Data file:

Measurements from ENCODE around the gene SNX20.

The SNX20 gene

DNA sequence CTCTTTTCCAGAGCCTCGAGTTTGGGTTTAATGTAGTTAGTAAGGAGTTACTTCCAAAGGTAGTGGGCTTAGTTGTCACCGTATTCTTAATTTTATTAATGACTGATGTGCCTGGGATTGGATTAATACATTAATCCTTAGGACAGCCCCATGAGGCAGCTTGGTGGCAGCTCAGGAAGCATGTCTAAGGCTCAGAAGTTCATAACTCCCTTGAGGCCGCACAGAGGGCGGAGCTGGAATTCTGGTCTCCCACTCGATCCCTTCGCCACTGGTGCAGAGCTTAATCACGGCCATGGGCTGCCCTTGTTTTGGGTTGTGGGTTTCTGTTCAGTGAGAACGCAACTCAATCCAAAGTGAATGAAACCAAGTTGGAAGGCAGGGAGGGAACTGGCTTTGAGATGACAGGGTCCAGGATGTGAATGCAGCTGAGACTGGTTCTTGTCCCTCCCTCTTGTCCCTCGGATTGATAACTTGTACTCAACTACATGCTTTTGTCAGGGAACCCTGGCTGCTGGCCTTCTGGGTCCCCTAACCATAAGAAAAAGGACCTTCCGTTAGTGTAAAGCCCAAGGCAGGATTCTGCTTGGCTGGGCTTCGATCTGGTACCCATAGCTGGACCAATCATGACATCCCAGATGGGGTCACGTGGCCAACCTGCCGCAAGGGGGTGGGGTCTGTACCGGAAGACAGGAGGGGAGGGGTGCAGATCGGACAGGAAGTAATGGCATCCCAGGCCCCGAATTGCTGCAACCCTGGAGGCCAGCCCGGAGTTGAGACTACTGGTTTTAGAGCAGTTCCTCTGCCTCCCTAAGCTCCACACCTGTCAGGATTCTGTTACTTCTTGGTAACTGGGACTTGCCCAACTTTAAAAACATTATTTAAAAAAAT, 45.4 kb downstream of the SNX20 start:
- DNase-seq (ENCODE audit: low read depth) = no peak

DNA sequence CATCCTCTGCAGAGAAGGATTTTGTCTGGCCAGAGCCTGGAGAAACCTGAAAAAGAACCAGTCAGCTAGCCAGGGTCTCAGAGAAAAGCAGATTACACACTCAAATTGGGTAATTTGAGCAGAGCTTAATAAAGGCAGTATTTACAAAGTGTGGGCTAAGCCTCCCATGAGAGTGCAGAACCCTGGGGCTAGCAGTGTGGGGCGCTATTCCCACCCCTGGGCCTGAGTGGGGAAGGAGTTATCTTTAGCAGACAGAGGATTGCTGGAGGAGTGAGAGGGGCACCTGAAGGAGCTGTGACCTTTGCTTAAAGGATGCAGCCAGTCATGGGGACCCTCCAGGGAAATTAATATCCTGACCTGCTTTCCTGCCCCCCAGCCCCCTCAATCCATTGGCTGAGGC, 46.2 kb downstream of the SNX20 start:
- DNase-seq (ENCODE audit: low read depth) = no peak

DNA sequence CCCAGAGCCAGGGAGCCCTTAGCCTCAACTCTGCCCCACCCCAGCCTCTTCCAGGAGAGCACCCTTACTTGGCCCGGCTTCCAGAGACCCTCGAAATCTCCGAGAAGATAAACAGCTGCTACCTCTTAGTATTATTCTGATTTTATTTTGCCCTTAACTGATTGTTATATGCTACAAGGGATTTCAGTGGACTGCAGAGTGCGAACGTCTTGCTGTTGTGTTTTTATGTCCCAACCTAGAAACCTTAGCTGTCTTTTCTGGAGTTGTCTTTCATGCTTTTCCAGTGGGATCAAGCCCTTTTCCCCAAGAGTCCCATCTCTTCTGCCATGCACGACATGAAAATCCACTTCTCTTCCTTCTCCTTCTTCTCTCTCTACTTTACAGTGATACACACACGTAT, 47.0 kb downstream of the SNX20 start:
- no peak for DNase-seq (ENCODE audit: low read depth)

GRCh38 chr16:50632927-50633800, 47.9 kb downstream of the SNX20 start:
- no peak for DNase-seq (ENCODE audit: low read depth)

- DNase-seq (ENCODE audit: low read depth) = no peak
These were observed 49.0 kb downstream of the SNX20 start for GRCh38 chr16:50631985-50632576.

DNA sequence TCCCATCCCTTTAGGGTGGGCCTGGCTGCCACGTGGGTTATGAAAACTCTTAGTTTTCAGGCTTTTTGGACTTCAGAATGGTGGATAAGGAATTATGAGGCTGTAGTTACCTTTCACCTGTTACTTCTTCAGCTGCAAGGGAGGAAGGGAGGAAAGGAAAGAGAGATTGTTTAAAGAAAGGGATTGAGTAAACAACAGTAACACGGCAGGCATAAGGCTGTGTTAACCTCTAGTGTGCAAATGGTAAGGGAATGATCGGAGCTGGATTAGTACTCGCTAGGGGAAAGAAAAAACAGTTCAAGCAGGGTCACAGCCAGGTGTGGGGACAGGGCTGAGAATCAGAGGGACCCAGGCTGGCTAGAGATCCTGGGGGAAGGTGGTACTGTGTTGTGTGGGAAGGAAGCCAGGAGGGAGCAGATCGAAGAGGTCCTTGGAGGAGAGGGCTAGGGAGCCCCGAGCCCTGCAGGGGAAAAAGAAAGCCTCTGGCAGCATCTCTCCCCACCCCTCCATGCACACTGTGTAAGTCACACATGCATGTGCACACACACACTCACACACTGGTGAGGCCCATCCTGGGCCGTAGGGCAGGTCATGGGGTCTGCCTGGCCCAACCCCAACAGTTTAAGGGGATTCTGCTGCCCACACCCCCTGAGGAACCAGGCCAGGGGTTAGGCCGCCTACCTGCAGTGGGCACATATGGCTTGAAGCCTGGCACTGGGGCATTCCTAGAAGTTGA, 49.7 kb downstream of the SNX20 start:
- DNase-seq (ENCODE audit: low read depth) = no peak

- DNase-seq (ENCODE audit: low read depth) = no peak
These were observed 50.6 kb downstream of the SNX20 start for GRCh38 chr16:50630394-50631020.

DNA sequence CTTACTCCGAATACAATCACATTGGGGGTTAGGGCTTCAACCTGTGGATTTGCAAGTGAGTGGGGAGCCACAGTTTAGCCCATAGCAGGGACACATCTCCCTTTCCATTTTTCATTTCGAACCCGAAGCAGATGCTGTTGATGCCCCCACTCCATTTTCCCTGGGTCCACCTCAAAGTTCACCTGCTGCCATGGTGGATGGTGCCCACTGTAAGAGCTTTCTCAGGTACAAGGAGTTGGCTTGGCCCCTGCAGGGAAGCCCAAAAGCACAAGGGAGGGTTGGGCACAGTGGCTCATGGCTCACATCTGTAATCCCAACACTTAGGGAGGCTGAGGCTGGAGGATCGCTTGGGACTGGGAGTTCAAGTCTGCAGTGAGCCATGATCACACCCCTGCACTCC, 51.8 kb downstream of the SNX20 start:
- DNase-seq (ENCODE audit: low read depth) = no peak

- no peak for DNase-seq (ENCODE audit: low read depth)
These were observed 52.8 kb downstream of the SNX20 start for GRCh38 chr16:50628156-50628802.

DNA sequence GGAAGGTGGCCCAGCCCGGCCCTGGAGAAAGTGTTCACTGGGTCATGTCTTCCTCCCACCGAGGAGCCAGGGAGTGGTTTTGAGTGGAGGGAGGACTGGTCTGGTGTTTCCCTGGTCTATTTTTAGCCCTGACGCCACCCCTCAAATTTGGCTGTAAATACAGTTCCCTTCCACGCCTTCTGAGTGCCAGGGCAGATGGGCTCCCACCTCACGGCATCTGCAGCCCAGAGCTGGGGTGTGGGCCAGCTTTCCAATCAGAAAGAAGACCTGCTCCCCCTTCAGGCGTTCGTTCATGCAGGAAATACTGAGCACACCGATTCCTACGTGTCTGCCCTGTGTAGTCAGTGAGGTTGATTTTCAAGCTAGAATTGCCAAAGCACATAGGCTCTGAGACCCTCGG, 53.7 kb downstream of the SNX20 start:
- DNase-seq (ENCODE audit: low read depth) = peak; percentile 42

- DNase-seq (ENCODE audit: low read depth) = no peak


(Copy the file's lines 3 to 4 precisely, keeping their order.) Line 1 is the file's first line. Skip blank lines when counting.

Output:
DNA sequence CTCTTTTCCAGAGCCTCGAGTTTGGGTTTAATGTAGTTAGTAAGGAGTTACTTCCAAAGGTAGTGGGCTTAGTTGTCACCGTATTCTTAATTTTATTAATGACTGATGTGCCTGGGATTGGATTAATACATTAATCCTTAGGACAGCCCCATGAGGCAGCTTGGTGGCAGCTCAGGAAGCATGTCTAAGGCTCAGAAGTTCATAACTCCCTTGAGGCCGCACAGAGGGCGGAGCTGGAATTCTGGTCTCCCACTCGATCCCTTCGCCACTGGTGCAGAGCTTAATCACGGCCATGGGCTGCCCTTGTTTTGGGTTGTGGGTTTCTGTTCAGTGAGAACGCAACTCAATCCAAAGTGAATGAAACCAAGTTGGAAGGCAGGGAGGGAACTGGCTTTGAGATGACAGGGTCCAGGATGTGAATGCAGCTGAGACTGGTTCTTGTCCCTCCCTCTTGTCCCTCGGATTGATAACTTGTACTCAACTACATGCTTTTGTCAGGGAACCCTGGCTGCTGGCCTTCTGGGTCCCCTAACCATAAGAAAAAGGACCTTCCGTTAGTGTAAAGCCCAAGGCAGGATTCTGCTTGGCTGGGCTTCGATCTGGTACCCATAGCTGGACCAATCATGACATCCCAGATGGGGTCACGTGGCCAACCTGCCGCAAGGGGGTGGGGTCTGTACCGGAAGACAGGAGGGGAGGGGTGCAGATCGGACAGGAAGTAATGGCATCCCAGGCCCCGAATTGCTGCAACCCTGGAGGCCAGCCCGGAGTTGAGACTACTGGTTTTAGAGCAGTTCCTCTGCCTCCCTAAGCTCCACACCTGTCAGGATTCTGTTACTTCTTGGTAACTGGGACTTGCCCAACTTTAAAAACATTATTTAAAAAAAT, 45.4 kb downstream of the SNX20 start:
- DNase-seq (ENCODE audit: low read depth) = no peak